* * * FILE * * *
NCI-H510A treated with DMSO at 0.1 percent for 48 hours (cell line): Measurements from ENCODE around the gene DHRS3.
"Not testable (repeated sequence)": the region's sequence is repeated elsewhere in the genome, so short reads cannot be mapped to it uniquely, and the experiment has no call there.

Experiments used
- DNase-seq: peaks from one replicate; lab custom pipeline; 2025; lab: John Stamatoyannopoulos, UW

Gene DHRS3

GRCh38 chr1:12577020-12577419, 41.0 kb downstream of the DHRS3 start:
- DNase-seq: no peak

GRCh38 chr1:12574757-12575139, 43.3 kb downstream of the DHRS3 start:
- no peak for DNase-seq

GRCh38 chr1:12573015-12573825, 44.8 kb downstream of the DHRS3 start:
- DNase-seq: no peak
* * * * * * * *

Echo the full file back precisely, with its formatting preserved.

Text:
NCI-H510A treated with DMSO at 0.1 percent for 48 hours (cell line): Measurements from ENCODE around the gene DHRS3.
"Not testable (repeated sequence)": the region's sequence is repeated elsewhere in the genome, so short reads cannot be mapped to it uniquely, and the experiment has no call there.

Experiments used
- DNase-seq: peaks from one replicate; lab custom pipeline; 2025; lab: John Stamatoyannopoulos, UW

Gene DHRS3

GRCh38 chr1:12577020-12577419, 41.0 kb downstream of the DHRS3 start:
- DNase-seq: no peak

GRCh38 chr1:12574757-12575139, 43.3 kb downstream of the DHRS3 start:
- no peak for DNase-seq

GRCh38 chr1:12573015-12573825, 44.8 kb downstream of the DHRS3 start:
- DNase-seq: no peak